Growing up, our family never really talked about that sort of thing - in fact I do remember trying to figure out what voting days were all about for quite a while. My parents never really expressed an opinion to us either way, which meant my knowledge of how a government worked in Australia was gleaned from several (let's face it) half-assed history/civics classes in high school; half-assed perhaps because of the victory of that guy, John Howard, having become PM in 1996- teachers, in my experience, tend to be a bit left-leaning, even when they don't make a big deal of it.
I never really had anything pushed on me, is what I'm saying. This has its good and its bad parts - I have always felt free to think for myself, and have really come at everything from both the values I learned from my parents and the lessons I'd learned for myself in the world, leaving me to make my own conclusions. But I also never had anything to start from and rebel against, which is part of the circle of life; you rebel against your parents and then inevitably you see what they were talking about and concede some points to them. Evenutally. When you're old enough that it won't hurt your pride.
So I floated through highschool without much of an idea of anything, besides who the PM was. And it was always Howard, so there wasn't much that needed updating. I had been given no examples of how a government might affect me as a person, so I did not care.
I turned 18, I registered to vote, I voted - I don't remember exactly who for, but having moved to inner north melbourne, we were always a Labor seat anyway, so I suppose I just went with the crowd. I may even have voted Green, simply because I was a fan of the colour and thought that people who like rainforests can't be all bad. This was my first experience as an Australian voter.
I started at uni the next year and it was like a light went on. I realised what it meant to be a young, semi-independent adult out in the world. I relished the joy of forming opinions based upon a glorious mix of things I read in the Age, social & political commentary from my lecturers (trying to maintain a veneer of impartiality & oftentimes failing miserably), things told to me by people I knew or had just met at a party, fueled by cheap wine and well-meant idealistic passion.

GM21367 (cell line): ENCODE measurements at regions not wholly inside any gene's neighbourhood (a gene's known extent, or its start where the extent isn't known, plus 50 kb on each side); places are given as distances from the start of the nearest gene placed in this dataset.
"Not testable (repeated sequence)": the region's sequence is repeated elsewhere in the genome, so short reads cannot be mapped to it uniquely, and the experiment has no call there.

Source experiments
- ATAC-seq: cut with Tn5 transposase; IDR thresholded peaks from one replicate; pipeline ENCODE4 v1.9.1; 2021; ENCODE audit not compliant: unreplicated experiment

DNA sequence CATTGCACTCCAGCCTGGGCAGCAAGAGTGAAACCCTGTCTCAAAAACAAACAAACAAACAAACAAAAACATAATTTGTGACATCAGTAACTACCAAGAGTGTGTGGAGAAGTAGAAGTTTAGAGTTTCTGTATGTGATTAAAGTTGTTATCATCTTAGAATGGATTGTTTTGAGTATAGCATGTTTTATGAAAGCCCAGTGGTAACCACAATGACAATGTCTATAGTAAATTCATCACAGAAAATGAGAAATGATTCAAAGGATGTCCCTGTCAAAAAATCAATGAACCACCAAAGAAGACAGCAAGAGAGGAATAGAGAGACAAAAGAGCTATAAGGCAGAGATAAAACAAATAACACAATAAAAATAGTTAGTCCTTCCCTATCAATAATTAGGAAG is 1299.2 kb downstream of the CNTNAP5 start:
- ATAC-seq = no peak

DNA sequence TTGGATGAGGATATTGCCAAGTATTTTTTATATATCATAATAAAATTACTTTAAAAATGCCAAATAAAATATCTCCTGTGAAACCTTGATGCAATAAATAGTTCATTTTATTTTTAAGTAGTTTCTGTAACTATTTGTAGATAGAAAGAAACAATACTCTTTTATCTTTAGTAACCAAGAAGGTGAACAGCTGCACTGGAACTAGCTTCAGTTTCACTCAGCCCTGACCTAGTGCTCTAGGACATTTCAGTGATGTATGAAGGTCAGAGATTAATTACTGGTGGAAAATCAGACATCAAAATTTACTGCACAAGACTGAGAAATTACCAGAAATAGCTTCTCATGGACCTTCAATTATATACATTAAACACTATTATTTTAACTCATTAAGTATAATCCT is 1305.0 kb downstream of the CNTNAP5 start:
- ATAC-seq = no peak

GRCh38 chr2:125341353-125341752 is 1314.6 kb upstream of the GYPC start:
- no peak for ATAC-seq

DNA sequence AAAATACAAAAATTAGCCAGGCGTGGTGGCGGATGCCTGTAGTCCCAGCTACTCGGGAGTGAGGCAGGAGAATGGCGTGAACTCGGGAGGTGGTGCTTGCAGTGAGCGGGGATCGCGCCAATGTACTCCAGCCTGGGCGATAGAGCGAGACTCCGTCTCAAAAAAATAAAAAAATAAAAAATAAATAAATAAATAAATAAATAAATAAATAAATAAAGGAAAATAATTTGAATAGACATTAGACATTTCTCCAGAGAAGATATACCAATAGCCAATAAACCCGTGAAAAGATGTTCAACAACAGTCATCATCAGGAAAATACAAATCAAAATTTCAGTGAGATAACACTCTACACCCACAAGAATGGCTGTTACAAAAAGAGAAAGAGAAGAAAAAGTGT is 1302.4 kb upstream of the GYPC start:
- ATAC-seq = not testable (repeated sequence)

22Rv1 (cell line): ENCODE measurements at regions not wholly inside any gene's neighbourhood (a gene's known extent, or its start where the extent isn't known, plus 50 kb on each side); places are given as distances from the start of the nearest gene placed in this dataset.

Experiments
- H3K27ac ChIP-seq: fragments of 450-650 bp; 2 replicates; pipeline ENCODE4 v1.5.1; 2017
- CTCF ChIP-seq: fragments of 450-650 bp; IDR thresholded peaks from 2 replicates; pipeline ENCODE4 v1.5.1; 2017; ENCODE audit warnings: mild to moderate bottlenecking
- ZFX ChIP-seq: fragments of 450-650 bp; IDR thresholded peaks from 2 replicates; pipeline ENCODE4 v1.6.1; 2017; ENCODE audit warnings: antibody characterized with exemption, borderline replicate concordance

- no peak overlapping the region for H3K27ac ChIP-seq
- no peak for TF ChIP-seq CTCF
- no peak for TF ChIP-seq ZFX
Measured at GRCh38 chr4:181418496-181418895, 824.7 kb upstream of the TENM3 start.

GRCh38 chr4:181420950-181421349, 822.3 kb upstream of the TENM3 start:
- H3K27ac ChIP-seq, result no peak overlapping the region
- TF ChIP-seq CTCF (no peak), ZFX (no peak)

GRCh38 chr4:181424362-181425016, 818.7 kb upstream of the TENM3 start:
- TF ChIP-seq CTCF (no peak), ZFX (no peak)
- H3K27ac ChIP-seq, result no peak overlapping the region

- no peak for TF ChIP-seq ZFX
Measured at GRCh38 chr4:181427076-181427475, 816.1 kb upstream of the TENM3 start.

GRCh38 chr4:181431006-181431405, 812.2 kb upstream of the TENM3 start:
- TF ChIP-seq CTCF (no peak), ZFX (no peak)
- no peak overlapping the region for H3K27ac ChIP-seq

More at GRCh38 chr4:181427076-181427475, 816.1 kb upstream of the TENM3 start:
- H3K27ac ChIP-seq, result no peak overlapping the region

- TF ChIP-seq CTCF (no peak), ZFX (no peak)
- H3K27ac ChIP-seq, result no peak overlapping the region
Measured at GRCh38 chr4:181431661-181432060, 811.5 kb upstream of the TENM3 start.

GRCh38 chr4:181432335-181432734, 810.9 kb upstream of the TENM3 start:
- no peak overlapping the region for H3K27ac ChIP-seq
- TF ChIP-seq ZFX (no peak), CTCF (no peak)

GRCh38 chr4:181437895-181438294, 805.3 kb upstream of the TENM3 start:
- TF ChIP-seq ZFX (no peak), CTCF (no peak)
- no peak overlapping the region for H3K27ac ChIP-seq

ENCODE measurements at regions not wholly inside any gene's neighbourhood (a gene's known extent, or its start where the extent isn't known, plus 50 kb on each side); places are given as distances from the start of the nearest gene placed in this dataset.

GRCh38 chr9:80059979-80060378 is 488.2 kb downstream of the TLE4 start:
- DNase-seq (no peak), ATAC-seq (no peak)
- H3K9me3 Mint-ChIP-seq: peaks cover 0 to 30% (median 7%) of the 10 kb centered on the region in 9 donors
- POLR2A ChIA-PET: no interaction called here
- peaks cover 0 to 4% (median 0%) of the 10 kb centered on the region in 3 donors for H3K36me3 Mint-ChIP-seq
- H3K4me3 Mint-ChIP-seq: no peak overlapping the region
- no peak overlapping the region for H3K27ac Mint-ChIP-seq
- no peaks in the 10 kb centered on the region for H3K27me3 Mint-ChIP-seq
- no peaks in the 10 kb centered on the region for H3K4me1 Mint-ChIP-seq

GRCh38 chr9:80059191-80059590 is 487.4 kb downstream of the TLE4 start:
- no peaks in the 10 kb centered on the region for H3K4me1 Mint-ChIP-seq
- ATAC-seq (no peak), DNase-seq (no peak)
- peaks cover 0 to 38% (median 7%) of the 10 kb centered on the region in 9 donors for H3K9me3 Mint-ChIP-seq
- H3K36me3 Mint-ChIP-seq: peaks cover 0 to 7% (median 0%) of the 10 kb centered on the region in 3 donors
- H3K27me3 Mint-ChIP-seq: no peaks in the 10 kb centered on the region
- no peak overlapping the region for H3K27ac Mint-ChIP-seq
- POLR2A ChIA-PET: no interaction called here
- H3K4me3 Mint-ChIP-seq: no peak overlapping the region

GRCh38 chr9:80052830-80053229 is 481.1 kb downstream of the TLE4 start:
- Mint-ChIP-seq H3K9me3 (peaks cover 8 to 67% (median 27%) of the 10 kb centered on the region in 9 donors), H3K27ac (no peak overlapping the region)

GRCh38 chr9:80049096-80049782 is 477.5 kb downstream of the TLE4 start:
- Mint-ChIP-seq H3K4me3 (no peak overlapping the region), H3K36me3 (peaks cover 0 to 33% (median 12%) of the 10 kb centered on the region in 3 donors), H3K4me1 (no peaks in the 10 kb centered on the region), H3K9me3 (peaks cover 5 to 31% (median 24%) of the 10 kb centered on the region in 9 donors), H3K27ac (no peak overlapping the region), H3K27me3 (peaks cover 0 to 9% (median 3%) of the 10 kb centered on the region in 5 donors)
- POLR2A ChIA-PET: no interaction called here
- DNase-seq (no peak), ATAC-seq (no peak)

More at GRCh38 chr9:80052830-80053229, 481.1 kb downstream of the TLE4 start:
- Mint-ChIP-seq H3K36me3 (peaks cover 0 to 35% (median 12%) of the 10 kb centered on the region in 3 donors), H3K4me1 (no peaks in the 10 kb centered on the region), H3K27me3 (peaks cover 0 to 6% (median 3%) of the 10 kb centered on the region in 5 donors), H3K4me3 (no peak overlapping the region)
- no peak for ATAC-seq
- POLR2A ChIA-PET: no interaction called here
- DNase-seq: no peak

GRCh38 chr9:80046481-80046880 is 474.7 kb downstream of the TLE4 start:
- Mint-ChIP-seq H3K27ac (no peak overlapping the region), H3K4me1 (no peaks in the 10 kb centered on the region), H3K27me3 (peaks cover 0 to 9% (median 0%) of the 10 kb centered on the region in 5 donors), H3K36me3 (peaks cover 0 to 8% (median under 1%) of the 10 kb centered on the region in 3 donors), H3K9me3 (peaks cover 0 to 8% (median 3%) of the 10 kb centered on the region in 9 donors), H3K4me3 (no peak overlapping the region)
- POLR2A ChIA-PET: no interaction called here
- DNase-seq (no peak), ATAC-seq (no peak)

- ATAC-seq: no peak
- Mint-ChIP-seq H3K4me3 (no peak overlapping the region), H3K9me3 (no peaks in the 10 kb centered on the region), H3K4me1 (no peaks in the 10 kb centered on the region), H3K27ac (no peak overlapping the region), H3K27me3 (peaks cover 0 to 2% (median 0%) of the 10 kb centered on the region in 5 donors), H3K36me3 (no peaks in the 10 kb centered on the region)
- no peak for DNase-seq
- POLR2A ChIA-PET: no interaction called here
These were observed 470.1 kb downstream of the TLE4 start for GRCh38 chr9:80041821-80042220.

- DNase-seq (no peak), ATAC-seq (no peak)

Suddenly, I cared. I protested the introduction of Voluntary Student Unionism, marched the streets of Melbourne with thousands of others; oh the heady power of stopping city traffic. It was because it started to be directly relevant to me, as an individual person. I think that's the key to buy-in from the average australian: once you realise exactly how a decision in government might affect your day-to-day life, suddenly then there are stakes and interest.
Alongside this revelation came the development of my personal politics as a fledgling radical feminist. I had also just broken up with someone who had sought, either consciously or subconsciously, to squash down any sort of inconvenient rebellion against his view of the world. Emancipated, I immersed myself in feminist theorists; built up quite the feminist library. I was so hungry for it all - this idea i'd been unable to articulate that sometimes I felt unhappy about the way things were for me as a woman. Equipped with theory and not a little hell-fire, I started to take on anyone and everyone about every-single-fucking-thing that bothered me about the damned patriarchy.